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Tired of the Lies about Social Security? So are we...

National Committee’s Truth Squad Arms Americans with the Facts about Vital Seniors' Programs and Our National Debt

America’s seniors have a huge stake in the national economic debate. Unfortunately, fiscal hawks have launched a well-publicized misinformation campaign to persuade Washington that Social Security is to blame for our fiscal mess when, in fact, nothing could be further from the truth.  Social Security has not contributed one dime to our federal debt; however, it is being targeted to pay the price. To counter the misinformation, the National Committee to Preserve Social Security and Medicare has mobilized a Truth Squad to give seniors the facts about Social Security and Medicare and the roles these vital programs play in our budget debate. The Truth Squad campaign includes:
  • The “Whopper of the Week” highlighting the latest false claim plus our myth-busting response
  • Myth-busting fact sheet which details the Myths being spread and the Facts to rebut them
  • Social Security and Medicare Tool Kits to help activists engage
  • Online E-card to send to your members of Congress
  • Our Legislative Action Center with sample letters that can be emailed directly to Congressional representatives and your local newspaper
  • “Washington Watch”, providing the latest news on efforts to target Social Security & Medicare for cuts
  • Send a postcard to the White House in our “Cutting Social Security Makes No ‘Cents’ Campaign”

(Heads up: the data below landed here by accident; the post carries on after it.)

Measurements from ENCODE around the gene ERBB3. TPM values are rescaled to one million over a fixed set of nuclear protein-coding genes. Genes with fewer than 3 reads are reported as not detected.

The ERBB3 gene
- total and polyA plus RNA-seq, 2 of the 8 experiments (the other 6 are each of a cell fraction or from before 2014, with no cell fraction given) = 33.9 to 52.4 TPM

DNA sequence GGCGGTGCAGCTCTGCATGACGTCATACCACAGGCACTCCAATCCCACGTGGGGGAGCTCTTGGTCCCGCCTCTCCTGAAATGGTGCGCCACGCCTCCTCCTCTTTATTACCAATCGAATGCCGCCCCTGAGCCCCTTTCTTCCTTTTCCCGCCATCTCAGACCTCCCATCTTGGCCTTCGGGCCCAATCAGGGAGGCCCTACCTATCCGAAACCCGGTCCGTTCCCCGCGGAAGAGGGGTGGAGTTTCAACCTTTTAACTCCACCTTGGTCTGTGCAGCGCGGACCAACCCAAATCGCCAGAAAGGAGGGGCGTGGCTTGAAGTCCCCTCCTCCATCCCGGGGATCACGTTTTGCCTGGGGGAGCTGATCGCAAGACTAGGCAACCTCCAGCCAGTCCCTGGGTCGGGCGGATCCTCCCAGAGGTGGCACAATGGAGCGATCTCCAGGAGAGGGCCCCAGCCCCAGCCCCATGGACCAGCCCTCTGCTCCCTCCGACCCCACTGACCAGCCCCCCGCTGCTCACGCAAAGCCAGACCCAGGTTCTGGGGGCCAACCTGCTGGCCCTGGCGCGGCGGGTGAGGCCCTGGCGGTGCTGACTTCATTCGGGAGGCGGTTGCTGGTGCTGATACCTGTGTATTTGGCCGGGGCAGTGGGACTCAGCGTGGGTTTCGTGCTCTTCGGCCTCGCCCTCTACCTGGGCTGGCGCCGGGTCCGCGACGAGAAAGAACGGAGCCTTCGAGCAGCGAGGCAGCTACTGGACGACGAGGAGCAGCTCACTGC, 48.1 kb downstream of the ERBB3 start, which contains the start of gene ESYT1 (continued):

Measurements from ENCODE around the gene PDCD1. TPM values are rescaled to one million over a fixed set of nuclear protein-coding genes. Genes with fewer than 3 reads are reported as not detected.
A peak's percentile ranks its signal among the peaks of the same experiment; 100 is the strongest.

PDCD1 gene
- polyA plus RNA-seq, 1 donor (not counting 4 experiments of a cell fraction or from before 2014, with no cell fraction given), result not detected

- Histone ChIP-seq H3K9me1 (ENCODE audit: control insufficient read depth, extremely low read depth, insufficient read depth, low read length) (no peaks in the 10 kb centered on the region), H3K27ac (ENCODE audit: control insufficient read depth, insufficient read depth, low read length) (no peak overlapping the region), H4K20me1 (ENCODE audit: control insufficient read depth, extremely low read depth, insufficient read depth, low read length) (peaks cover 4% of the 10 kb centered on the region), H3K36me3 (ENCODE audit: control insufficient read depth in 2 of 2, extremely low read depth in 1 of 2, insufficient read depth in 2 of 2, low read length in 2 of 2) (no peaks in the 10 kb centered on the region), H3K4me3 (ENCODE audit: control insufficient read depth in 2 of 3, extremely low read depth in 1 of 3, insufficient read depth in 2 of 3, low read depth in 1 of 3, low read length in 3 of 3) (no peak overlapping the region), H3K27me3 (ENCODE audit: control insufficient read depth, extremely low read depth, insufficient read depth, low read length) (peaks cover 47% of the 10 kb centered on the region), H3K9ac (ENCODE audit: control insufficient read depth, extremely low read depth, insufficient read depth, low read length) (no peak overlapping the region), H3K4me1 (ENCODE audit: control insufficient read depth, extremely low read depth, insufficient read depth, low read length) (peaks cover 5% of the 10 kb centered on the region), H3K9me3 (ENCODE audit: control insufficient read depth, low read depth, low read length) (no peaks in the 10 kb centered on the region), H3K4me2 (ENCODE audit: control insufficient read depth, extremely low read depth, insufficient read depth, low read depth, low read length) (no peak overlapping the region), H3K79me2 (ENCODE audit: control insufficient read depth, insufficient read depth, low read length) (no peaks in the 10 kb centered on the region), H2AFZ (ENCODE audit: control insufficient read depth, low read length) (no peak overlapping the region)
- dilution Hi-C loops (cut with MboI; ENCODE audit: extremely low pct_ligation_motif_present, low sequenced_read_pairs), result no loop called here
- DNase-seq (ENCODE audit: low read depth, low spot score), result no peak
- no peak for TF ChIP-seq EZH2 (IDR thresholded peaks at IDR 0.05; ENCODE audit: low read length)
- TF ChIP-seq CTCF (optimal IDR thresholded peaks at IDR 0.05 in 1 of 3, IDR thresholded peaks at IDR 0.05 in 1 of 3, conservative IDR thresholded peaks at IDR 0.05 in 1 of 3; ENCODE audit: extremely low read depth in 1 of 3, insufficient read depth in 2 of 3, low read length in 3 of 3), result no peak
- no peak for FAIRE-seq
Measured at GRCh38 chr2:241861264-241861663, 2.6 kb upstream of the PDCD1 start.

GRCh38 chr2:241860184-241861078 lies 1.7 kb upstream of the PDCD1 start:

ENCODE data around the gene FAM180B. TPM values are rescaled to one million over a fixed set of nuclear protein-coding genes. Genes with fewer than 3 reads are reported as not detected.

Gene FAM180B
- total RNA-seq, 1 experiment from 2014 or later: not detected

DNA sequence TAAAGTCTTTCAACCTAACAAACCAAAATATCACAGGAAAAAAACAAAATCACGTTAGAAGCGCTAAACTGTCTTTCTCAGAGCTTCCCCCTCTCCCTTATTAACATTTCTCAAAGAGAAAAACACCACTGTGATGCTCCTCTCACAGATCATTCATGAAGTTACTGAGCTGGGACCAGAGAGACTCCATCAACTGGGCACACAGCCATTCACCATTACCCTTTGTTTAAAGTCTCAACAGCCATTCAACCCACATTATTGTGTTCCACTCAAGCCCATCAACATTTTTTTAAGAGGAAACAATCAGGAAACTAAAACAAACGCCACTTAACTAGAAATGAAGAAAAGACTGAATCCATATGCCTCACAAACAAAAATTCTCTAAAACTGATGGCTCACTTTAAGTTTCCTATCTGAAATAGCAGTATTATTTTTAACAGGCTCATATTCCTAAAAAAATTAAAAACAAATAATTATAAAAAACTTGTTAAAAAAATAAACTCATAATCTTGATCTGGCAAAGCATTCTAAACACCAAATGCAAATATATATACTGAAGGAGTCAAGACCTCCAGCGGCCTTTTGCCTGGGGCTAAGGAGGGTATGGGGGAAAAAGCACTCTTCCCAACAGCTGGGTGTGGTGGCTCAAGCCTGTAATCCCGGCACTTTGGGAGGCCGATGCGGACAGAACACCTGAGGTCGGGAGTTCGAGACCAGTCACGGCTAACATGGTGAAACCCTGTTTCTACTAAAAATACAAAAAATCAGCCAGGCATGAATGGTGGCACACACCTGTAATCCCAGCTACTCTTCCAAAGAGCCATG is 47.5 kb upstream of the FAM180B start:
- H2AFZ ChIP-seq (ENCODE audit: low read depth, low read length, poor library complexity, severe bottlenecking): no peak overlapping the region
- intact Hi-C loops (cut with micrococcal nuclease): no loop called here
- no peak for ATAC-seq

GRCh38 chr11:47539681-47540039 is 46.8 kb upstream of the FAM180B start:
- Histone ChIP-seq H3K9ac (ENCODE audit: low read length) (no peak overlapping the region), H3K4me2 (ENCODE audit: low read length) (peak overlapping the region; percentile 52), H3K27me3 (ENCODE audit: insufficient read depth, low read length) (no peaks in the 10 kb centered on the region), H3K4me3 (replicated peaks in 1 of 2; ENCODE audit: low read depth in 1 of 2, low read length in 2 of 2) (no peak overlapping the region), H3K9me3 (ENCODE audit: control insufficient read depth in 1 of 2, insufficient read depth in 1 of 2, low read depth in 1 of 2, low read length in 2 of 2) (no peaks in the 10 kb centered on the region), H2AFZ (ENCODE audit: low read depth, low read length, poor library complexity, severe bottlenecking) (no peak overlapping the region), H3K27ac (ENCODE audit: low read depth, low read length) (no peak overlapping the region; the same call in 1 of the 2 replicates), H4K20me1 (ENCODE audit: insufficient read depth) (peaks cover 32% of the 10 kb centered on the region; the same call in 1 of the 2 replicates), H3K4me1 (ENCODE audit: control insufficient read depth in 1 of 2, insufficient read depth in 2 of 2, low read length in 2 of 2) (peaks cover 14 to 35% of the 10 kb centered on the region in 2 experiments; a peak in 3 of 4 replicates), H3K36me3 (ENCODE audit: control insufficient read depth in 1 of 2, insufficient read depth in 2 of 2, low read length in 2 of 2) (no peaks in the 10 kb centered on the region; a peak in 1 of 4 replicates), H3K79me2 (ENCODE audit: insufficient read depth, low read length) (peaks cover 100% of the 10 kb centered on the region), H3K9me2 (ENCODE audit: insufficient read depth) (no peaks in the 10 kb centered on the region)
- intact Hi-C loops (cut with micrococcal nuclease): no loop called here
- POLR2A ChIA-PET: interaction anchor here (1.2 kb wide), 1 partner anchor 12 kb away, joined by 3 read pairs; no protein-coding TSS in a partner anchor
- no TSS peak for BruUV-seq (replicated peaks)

See more at:

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Budget Battle Begins - What about Social Security?

“I applaud President Obama for proposing a budget that does not target Social Security beneficiaries to foot the bill for years of deficit spending. This gives those of us who advocate for Social Security, additional time to inform more in Congress that Social Security is not the cause of this budget crisis nor is it the solution. Seniors, who have gone two years without a COLA increase, are also thankful for the $250 one-time economic recovery payment included in this budget. Proposing $1.1 trillion in budget cuts requires some tough choices, however, preserving the guaranteed benefits that American workers have paid for and depend on is the right budget strategy. Older Americans especially continue to suffer in this economy and they are thankful the President did not cut Social Security and Medicare benefits. They know Social Security has not contributed a dime to our deficit crisis and, contrary to claims by fiscal hawks, should not be used to balance our federal books.”…Barbara B. Kennelly, President/CEO The National Committee and its millions of members and supporters nationwide have delivered hundreds of thousands of petitions, emails, and phone calls to Congress and the White House reminding our elected leaders that Social Security has not contributed to our national debt. However, well-financed Washington special interests have used our rising debt as a political opportunity to push cuts in Social Security under the guise of deficit reduction.  Cutting Social Security benefits should not be used as a litmus test for ‘fiscal responsibility’, ‘serious debate’ or being an ‘adult’. We will continue to send that message to Washington as the budget debate continues. The National Committee’s “Truth Squad” is the heart of our campaign to provide analysis, myth busting and grassroots tools for activists nationwide.